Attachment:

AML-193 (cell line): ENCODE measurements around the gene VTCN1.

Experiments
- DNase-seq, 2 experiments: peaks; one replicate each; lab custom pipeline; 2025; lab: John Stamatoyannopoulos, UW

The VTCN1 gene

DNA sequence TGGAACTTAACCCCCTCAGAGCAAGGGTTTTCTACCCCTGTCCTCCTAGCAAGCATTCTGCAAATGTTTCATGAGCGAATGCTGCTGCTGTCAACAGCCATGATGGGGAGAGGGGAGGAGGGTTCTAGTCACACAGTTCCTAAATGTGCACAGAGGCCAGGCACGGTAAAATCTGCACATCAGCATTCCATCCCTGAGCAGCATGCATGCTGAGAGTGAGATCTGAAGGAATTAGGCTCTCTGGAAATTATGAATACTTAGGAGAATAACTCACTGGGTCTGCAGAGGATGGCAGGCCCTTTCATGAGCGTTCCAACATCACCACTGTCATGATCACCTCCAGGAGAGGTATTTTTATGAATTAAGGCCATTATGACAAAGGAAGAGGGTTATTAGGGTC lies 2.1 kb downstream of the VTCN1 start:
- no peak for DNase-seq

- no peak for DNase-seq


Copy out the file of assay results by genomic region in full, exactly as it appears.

AML-193 (cell line): ENCODE measurements around the gene VTCN1.

Experiments
- DNase-seq, 2 experiments: peaks; one replicate each; lab custom pipeline; 2025; lab: John Stamatoyannopoulos, UW

The VTCN1 gene

DNA sequence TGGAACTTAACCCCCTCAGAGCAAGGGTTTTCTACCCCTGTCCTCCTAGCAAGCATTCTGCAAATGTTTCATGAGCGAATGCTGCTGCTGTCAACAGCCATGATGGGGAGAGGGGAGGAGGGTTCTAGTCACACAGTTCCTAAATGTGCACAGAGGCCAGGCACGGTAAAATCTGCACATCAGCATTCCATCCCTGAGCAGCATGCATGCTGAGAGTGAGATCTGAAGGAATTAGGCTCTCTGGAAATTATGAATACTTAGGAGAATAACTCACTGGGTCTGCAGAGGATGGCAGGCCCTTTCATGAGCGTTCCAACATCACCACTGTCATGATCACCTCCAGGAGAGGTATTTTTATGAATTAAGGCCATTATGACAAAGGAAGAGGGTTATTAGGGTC lies 2.1 kb downstream of the VTCN1 start:
- no peak for DNase-seq

- no peak for DNase-seq